This is a snapshot of an early working draft and has therefore been superseded by the HTML standard.

This document will not be further updated.


Call For Comments — 27 October 2007

2.6. APIs in HTML documents

For HTML documents, and for HTML elements in HTML documents, certain APIs defined in DOM3 Core become case-insensitive or case-changing, as sometimes defined in DOM3 Core, and as summarised or required below. [DOM3CORE].

This does not apply to XML documents or to elements that are not in the HTML namespace despite being in HTML documents.

Element.tagName, Node.nodeName, and Node.localName

These attributes return tag names in all uppercase and attribute names in all lowercase, regardless of the case with which they were created.


The canonical form of HTML markup is all-lowercase; thus, this method will lowercase the argument before creating the requisite element. Also, the element created must be in the HTML namespace.

This doesn't apply to Document.createElementNS(). Thus, it is possible, by passing this last method a tag name in the wrong case, to create an element that claims to have the tag name of an HTML element, but doesn't support its interfaces, because it really has another tag name not accessible from the DOM APIs.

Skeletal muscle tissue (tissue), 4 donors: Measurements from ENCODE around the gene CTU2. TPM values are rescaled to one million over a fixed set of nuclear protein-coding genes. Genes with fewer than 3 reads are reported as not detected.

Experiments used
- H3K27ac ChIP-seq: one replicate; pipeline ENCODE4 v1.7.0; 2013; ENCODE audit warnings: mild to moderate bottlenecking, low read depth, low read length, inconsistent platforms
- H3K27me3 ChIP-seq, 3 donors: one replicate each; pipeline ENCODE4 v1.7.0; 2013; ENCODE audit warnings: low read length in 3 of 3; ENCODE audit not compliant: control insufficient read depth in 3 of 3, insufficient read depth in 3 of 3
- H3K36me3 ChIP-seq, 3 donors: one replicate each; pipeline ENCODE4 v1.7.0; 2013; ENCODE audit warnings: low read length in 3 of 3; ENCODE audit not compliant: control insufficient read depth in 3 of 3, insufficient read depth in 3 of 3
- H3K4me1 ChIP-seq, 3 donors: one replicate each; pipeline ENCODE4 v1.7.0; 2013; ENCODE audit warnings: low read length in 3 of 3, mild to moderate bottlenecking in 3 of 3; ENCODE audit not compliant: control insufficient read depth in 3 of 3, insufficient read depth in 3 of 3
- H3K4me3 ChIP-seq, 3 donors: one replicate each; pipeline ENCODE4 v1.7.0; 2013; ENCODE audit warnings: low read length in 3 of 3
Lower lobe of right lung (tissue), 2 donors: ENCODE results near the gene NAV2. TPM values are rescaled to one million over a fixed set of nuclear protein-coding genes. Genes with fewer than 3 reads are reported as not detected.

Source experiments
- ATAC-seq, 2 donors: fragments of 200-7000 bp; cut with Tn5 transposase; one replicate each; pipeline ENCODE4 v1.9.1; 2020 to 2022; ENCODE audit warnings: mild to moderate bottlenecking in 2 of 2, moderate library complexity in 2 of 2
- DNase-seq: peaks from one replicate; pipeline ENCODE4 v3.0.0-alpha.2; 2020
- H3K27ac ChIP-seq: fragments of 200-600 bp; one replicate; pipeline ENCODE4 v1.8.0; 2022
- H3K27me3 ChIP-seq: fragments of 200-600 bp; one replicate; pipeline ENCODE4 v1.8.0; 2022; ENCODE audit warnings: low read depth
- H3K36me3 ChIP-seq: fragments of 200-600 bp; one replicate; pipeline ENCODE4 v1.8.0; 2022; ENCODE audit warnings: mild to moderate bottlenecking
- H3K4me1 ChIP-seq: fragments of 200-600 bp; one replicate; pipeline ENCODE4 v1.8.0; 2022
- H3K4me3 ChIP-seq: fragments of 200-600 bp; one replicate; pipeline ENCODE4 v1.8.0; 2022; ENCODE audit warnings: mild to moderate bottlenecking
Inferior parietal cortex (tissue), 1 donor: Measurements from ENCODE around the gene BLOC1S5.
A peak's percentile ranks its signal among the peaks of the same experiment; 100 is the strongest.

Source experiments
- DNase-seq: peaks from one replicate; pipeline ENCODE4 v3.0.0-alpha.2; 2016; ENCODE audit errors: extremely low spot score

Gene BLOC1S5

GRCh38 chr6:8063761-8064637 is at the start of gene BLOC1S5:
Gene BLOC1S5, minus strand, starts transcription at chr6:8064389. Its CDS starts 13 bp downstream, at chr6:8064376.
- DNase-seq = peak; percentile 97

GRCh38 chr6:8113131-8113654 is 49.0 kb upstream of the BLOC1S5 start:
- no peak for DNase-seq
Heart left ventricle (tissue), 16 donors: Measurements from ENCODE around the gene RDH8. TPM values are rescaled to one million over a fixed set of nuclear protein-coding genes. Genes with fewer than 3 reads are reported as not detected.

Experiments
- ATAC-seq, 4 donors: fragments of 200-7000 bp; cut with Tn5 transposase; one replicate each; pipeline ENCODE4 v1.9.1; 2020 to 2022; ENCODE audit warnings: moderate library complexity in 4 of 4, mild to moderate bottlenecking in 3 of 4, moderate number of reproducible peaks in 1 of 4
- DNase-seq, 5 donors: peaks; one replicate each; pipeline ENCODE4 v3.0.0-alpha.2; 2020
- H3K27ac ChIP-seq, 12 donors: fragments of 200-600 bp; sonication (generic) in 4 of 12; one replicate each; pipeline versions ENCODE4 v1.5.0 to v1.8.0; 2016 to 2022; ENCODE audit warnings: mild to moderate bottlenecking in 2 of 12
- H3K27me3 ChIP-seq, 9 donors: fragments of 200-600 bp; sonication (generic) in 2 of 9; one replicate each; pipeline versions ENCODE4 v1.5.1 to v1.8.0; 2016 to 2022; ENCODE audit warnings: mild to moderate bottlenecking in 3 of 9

When an Attr node is set on an HTML element, it must have its name lowercased before the element is affected.

This doesn't apply to Document.setAttributeNodeNS().


When an attribute is set on an HTML element, the name argument must be lowercased before the element is affected.

This doesn't apply to Document.setAttributeNS().

Document.getElementsByTagName() and Element.getElementsByTagName()

These methods (but not their namespaced counterparts) must compare the given argument case-insensitively when looking at HTML elements, and case-sensitively otherwise.

Thus, in an HTML document with nodes in multiple namespaces, these methods will be both case-sensitive and case-insensitive at the same time.


If the new namespace is the HTML namespace, then the new qualified name must be lowercased before the rename takes place.